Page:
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The 50 most disruptive UK companies in 2017: The Future 50

Each year Real Business brings you 50 disruptive UK companies ignoring the status quo – and 2017's list is overflowing with inspiring startup entrepreneurs.
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Neyber

neyberSector: Financial services
Date founded: 2013
Founders: Martin Ijaha, Monica Kalia, Ezechi Britton
Location: London
Number of staff: 60

Neyber is a provider of financial employee benefits. It enables employees to reduce borrowing costs with access to affordable loans integrated with payroll – all at no cost to the employer.

The business was created when the founders saw a need for an alternative to the solutions offered by financial service providers whose high borrowing rates and low returns on savings have helped to create an unprecedented era of financial stress.

Neyber’s mission is to pioneer the creation of workplace communities that will enable employees to borrow and save together at fairer rates and to cut credit costs.

Nightset

NightsetSector: Technology
Date founded: 2015
Founders: Anna Frankowska, Andrzej Frankowski
Location: London
Number of staff: 10

Nightset is a mobile app and web platform that connects the nightlife ecosystem. It aims to connect people with the party world in real-time, and people with each other via dating features.

In addition, venue owners and event organisers can manage their business accounts via the website and communicate, promote, and engage with users directly through the app.

According to Nightset, the UK nightlife market was worth £66bn as of 2015 and alcohol brands’ ad expenditure is $2.05bn per year.

Paperplanes

Paperplanes Sector: Marketing
Date founded: 2017
Founders: Daniel Dunn
Location: London
Number of staff: 3

Paperplanes is a direct mail company that generates relevant and personalised, physical media that lands with a customer 48 hours after it has identified interest via behaviour online.

The business believes that direct mail is still incredibly effective when done right. It uses tags to track online customer behaviour and provides a self-serve portal for clients to upload creative assets, product and customer lists simply as well as set a budget. It then triggers the programmatic generated direct mail personalised according to what the customer had browsed 48 hours after it tracked behaviour.

Payfriendz

logo1Sector: FinTech
Date founded: 2013
Founders: Chris Wessels – CTO, Anna Tsyupko – CEO; original founders have left the business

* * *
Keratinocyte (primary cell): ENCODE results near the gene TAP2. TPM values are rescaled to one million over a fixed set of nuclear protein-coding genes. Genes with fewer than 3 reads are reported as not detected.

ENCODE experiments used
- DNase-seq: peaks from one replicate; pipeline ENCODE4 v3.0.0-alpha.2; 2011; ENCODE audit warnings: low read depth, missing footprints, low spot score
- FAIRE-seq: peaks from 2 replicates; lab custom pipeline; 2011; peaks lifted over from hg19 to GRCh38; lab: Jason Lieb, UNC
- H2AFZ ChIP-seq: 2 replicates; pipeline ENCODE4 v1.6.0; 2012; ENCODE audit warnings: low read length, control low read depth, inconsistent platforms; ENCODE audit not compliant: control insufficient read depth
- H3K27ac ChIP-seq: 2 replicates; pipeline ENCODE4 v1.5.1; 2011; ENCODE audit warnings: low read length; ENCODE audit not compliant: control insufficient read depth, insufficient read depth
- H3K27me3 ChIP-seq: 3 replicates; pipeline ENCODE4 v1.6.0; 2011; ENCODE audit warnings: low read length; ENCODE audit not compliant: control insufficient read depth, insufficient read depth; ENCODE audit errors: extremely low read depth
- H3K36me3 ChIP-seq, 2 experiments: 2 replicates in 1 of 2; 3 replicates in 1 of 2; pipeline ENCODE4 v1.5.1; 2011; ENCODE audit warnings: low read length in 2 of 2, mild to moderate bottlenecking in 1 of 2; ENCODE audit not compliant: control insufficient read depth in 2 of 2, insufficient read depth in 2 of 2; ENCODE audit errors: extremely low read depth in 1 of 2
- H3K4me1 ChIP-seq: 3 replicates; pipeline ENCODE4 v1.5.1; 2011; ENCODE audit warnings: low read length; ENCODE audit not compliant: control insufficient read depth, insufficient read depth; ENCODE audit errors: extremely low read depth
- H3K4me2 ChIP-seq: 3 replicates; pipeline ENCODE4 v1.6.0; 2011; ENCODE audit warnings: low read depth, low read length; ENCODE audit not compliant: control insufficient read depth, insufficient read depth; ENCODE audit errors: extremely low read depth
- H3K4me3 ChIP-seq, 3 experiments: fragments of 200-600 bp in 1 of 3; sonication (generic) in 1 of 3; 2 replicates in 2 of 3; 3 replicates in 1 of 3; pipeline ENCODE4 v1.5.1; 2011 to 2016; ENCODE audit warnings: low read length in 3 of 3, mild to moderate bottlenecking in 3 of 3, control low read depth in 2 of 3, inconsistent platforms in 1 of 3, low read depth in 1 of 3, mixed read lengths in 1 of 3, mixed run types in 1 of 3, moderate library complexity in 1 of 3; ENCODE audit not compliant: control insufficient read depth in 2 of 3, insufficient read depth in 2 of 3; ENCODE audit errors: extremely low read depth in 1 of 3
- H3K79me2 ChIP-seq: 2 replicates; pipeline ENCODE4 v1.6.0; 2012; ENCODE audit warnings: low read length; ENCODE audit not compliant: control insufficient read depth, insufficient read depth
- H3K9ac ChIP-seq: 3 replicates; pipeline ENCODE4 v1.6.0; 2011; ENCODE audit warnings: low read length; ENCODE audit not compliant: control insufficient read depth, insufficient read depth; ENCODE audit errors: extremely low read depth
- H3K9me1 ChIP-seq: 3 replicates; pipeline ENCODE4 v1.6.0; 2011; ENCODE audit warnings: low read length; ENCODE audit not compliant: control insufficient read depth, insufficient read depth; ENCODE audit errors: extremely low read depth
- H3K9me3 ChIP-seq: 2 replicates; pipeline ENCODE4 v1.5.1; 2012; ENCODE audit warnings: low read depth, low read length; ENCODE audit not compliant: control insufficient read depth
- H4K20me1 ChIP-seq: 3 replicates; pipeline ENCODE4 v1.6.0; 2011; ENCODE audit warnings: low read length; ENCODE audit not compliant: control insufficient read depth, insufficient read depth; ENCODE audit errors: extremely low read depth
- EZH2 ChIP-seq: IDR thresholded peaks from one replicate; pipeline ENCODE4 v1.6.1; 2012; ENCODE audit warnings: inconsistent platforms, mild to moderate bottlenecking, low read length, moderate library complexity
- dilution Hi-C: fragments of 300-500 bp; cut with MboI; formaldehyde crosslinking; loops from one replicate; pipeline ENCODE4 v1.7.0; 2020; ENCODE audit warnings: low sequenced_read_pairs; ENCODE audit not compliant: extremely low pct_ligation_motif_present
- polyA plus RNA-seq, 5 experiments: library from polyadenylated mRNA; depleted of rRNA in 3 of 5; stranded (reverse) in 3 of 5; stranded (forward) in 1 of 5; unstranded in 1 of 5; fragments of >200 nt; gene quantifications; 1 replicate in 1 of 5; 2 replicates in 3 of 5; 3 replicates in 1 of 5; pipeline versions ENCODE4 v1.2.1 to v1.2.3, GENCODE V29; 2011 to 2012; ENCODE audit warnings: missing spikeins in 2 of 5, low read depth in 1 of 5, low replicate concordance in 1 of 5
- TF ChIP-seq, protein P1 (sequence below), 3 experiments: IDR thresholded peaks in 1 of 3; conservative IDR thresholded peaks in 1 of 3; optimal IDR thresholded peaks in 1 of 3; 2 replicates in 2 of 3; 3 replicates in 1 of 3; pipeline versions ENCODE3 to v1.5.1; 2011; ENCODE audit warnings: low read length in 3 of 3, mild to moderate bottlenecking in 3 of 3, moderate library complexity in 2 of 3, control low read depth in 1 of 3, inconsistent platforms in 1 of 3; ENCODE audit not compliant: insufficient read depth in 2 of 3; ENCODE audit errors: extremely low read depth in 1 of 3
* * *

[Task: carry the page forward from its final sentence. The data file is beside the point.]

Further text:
Location: London
Number of staff: 19

Payfriendz allows small businesses to integrate payments infrastructure into their products with a single API.

The product integrates with gaming and gambling products, P2P marketplaces or even challenger banks while removing many of the complexities of the financial services industry. It will take care of payments flow, regulation and compliance and risk management. There are no set-up fees or monthly minimums.

Payfriendz hopes to democratise financial infrastructure and empower entrepreneurs to create products powered by financial flows.

Pixoneye

pixoneye copySector: AI
Date founded: 2015
Founders: Ofri Ben Porat, Nadav Israel
Location: London
Number of staff: 18

Pixoneye analyses clients’ end users’ mobile photo galleries in a bid to provide real-time behavioural understanding.

The business embeds its technology into a client’s app, which teaches the user’s mobile device to analyse the photo gallery by 150 characteristics – including age, gender, income levels and hobbies.

Pixoneye claims that its accuracy is the same as Google’s image classifier but is approximately 30 times smaller, which allows the process to occur on a mobile phone.

The potential market for this technology includes every company with an app who wants to understand its users and target them better. Pixoneye has split this into four verticals: publishers, brands, research and channels.

Read on to find out which other inspiring firms have made the 2017 Future 50 listing of disruptive UK companies

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About Author

Letitia Booty

Letitia Booty is a special projects journalist for Real Business. She has a BA in english literature from the University of East Anglia, and since graduating she has written for a variety of trade titles. Most recently, she was a reporter at SME magazine.

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